G7 leaders ready to step up anti-Russian sanctions
The G7 leaders have stated their intention to step up sanctions against Russians should its actions so require, according to the final communique adopted on Saturday after the end of the two-day G7 summit in La Malbaie, Canada, TASS reported.
"We also stand ready to take further restrictive measures in order to increase costs on Russia," said the leaders of the UK, Germany, Italy, Canada, the US, France and Japan.
The G7 leaders said that the abolishment of sanctions against Russia depends on Moscow’s implementation of the Minsk accords. "We recall that the continuation of sanctions is clearly linked to Russia’s failure to demonstrate complete implementation of its commitments in the Minsk Agreements and respect for Ukraine’s sovereignty and we fully support the efforts within the Normandy Format and of the Organization for Security and Cooperation in Europe for a solution to the conflict in Eastern Ukraine." Moscow repeatedly said in response that the warring sides in eastern Ukraine should be called on to observe the agreements, not Russia.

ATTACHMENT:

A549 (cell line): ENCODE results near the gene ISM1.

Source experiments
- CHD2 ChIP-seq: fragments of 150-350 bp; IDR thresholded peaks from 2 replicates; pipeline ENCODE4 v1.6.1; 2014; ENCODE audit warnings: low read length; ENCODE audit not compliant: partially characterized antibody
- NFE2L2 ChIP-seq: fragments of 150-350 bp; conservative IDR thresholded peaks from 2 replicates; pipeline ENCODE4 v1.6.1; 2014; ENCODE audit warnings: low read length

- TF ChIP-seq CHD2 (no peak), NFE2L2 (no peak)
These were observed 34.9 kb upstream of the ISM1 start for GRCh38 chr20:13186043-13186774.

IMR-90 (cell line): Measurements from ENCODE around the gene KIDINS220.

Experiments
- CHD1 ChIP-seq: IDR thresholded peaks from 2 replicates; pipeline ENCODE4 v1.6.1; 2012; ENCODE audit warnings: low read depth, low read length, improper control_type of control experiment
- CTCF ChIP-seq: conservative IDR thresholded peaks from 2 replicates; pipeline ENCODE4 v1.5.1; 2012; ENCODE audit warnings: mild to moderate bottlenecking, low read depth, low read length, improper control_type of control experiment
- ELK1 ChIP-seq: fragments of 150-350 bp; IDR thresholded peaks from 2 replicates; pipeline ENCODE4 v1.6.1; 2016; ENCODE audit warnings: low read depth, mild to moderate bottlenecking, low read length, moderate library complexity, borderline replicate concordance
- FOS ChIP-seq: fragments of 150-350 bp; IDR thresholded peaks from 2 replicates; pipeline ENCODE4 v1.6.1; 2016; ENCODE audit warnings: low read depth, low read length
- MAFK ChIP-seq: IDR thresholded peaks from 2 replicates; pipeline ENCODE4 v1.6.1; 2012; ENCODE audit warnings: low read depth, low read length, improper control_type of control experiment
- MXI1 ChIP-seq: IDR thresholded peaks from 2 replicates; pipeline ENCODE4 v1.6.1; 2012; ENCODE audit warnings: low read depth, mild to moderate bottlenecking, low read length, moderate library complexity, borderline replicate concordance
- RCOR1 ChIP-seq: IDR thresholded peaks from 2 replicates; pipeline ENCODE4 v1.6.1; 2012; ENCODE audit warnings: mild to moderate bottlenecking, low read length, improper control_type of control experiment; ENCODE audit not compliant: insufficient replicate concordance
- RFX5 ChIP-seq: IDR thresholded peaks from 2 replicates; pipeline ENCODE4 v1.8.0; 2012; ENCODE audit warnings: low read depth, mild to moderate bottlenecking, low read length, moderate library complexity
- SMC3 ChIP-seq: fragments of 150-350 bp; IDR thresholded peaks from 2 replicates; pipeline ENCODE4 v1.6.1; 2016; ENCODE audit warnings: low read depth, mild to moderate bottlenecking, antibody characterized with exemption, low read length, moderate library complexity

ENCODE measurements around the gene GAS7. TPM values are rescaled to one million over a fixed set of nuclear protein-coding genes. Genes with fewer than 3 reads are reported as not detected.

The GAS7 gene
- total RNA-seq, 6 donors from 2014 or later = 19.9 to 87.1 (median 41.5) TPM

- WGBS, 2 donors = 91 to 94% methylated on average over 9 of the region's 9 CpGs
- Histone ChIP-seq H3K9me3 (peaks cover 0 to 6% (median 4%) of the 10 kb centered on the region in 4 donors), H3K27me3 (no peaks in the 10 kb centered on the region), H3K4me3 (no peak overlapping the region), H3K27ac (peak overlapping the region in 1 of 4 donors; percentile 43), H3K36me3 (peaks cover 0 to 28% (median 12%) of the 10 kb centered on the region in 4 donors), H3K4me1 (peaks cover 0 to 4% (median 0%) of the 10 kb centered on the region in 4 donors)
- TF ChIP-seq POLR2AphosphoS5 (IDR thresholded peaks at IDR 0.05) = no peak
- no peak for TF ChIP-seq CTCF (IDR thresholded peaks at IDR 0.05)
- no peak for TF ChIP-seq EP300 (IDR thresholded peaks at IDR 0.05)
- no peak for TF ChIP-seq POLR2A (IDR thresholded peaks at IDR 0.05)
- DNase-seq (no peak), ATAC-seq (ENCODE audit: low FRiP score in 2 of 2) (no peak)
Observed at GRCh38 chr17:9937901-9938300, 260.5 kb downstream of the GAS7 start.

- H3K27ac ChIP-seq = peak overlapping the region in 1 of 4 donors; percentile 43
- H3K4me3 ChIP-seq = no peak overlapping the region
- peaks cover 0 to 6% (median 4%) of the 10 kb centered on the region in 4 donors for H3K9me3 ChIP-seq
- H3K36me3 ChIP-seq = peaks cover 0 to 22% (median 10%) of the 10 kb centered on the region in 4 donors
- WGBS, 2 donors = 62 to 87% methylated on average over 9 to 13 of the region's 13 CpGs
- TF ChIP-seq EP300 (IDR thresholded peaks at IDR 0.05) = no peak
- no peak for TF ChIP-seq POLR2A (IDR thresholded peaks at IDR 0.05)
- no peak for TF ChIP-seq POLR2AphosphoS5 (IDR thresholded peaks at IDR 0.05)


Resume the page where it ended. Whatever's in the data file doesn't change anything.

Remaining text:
"We reiterate our condemnation of the illegal annexation of Crimea and reaffirm our enduring support for Ukrainian sovereignty, independence and territorial integrity within its internationally recognized borders," the declaration says. According to the declaration, the Group of Seven leaders are still determined to provide comprehensive help to Ukraine in carrying out reforms.
In addition, the G7 leaders demanded that Moscow should stop supporting Syria’s authorities. The communique contains the appeal "to cease its destabilizing behaviour, to undermine democratic systems and its support of the Syrian regime."
Still, the G7 leaders announced that they will further cooperate with Moscow in addressing international crises, but specified that it will be possible only if the G7’s interests are observed. "Notwithstanding, we will continue to engage with Russia on addressing regional crises and global challenges, where it is in our interests," the communique says.